Reading style: Easy going, at times funny, always engaging
Eiger Dreams – ventures among men and mountains, is a collection of author Jon Krakauer’s articles and essays, mostly about climbing, taken from contributions he made to magazines such as Outside, between 1982 and 1989. It traverses renowned climbs and locations throughout Europe, North America and the Himalaya with Krakauer’s usual humour and smooth, informative writing style.
Krakauer’s descriptive style coupled with a good deal of introspection and humour, make him one of the standout mountain authors in my view. This is especially true in the final chapter of the Eiger Dreams collection, The Devils Thumb. His account of strapping curtain rods to his pack, crucifix like, in an attempt to save him from falling into crevasses on the Baird Glacier, on route to the Devils Thumb in Alaska, is classic.
In Seattle…I’d stopped at a hardwear store and purchased a pair of stout aluminium curtain rods, each ten feet long. Upon reaching the snowline, I lashed the rods together at right angles, then strapped the arrangement to the hip belt on my backpack…bearing the queer tin cross, I felt like some kind of strange Penitente.
And it worked!
A little later I broke through another bridge to my waist; the poles kept me out of the hundred-foot hole, but after I extricated myself I was bent double with dry heaves thinking about what it would be like to be lying in a pile at the bottom of the crevasse…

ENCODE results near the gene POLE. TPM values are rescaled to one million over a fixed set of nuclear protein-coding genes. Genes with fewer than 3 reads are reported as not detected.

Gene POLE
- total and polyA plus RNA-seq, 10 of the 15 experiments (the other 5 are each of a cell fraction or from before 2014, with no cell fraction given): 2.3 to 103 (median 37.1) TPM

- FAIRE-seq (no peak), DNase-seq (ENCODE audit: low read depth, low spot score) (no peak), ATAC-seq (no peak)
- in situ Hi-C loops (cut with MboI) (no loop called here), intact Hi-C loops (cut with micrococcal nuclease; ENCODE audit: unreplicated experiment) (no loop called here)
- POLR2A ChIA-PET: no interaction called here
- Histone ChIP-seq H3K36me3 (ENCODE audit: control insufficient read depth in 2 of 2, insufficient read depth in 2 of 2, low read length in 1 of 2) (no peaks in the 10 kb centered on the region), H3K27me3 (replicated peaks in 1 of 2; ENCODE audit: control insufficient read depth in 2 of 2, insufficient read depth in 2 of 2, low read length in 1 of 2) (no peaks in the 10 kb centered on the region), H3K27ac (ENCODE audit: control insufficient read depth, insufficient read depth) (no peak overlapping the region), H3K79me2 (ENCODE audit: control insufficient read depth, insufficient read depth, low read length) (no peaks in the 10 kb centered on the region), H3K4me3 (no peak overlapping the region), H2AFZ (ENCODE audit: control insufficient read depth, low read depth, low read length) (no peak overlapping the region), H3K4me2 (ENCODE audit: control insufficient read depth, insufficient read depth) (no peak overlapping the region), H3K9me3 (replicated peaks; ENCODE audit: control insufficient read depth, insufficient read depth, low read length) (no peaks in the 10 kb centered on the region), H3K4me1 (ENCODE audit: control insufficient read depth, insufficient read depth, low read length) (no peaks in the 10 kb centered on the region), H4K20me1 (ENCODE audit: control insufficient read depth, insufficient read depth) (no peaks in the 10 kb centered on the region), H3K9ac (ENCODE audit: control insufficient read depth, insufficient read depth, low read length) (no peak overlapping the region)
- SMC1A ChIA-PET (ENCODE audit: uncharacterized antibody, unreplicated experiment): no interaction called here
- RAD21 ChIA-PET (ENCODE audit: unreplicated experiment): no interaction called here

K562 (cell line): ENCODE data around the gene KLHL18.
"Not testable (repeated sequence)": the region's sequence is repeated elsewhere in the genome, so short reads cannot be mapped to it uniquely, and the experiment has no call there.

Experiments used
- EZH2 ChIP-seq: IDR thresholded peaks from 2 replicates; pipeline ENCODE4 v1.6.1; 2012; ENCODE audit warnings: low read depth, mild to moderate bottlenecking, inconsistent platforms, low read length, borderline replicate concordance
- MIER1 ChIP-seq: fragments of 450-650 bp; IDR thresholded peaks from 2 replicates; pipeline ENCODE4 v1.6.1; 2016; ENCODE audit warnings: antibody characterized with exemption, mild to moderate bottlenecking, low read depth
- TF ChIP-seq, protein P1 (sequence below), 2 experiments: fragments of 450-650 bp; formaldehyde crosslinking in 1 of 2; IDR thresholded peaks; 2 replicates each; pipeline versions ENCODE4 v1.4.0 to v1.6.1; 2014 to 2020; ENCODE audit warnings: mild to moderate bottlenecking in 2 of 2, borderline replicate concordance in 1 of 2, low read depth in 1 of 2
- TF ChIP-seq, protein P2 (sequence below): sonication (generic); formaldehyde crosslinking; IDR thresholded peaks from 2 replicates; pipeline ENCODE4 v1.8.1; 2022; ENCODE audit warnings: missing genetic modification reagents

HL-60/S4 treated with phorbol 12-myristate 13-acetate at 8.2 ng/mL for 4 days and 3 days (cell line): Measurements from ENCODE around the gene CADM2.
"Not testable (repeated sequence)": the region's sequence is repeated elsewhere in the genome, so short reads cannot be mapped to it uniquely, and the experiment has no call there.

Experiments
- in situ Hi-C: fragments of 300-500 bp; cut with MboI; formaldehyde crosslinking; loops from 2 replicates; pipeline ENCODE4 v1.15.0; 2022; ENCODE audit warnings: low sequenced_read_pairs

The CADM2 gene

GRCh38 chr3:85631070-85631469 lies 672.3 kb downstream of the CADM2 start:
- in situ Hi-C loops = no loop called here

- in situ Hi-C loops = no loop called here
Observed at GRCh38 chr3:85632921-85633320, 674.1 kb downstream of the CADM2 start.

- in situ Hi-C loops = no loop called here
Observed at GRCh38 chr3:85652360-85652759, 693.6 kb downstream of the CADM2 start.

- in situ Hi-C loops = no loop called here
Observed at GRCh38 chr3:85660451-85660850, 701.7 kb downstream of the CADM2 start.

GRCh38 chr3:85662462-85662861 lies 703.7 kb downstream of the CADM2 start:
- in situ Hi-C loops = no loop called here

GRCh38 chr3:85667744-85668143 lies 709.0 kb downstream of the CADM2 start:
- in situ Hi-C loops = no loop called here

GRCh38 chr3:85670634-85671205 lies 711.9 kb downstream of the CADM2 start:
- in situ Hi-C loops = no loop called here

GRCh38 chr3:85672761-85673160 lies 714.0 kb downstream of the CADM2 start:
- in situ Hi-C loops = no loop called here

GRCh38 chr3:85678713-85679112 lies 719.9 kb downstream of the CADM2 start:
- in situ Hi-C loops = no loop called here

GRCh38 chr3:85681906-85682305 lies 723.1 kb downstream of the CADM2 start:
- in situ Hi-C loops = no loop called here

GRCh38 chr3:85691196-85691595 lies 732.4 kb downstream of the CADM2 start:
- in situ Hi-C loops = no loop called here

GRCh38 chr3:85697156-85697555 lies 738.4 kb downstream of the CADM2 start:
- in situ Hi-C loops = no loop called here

What the publisher says (back cover text):
In this collection of his writings on mountaineering, Jon Krakauer spirits the reader to the highest reaches of some of the greatest mountains of the world, K2, Mt. McKinley and the Eiger, immersing us in the culture of climbing and introducing the men and women who spend their lives in quest to conquer these peaks.
Filled with the eccentric characters of the mountaineering community who live for the thrill of dicing with death, these pieces include such diverse activities as scaling frozen waterfalls in Alaska, canyoneering in Arizona, and an amusing digression on how to survive being tent bound. Together these tales give a fascinating insight into the attraction of high-risk sports. Krakauer’s first-hand and intimate accounts takes s right to the mountains themselves to experience both the thrills and terrors of climbing.